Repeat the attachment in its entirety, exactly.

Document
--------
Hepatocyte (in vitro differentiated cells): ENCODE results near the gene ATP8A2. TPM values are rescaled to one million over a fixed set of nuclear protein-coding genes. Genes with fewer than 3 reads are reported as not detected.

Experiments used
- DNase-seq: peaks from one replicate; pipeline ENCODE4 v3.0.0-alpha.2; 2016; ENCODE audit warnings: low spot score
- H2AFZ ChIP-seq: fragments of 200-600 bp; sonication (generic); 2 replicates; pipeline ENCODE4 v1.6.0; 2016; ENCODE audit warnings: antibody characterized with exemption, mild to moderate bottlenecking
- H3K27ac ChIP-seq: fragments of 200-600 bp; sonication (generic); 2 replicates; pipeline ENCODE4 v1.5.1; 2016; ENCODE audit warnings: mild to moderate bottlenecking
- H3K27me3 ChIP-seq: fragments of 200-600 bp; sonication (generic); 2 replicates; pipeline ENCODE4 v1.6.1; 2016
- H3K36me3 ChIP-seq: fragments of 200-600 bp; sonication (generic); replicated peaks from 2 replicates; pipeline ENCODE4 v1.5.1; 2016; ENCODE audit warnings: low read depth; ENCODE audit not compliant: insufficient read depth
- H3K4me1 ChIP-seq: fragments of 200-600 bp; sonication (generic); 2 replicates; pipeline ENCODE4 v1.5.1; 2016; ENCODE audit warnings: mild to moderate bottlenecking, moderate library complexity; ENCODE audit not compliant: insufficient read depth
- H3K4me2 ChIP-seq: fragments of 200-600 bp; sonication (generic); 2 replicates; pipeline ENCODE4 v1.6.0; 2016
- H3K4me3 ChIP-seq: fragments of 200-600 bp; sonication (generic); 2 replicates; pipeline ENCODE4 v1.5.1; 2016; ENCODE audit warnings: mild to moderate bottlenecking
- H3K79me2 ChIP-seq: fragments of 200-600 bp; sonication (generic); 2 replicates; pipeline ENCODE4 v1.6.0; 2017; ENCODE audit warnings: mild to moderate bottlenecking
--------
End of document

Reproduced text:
Hepatocyte (in vitro differentiated cells): ENCODE results near the gene ATP8A2. TPM values are rescaled to one million over a fixed set of nuclear protein-coding genes. Genes with fewer than 3 reads are reported as not detected.

Experiments used
- DNase-seq: peaks from one replicate; pipeline ENCODE4 v3.0.0-alpha.2; 2016; ENCODE audit warnings: low spot score
- H2AFZ ChIP-seq: fragments of 200-600 bp; sonication (generic); 2 replicates; pipeline ENCODE4 v1.6.0; 2016; ENCODE audit warnings: antibody characterized with exemption, mild to moderate bottlenecking
- H3K27ac ChIP-seq: fragments of 200-600 bp; sonication (generic); 2 replicates; pipeline ENCODE4 v1.5.1; 2016; ENCODE audit warnings: mild to moderate bottlenecking
- H3K27me3 ChIP-seq: fragments of 200-600 bp; sonication (generic); 2 replicates; pipeline ENCODE4 v1.6.1; 2016
- H3K36me3 ChIP-seq: fragments of 200-600 bp; sonication (generic); replicated peaks from 2 replicates; pipeline ENCODE4 v1.5.1; 2016; ENCODE audit warnings: low read depth; ENCODE audit not compliant: insufficient read depth
- H3K4me1 ChIP-seq: fragments of 200-600 bp; sonication (generic); 2 replicates; pipeline ENCODE4 v1.5.1; 2016; ENCODE audit warnings: mild to moderate bottlenecking, moderate library complexity; ENCODE audit not compliant: insufficient read depth
- H3K4me2 ChIP-seq: fragments of 200-600 bp; sonication (generic); 2 replicates; pipeline ENCODE4 v1.6.0; 2016
- H3K4me3 ChIP-seq: fragments of 200-600 bp; sonication (generic); 2 replicates; pipeline ENCODE4 v1.5.1; 2016; ENCODE audit warnings: mild to moderate bottlenecking
- H3K79me2 ChIP-seq: fragments of 200-600 bp; sonication (generic); 2 replicates; pipeline ENCODE4 v1.6.0; 2017; ENCODE audit warnings: mild to moderate bottlenecking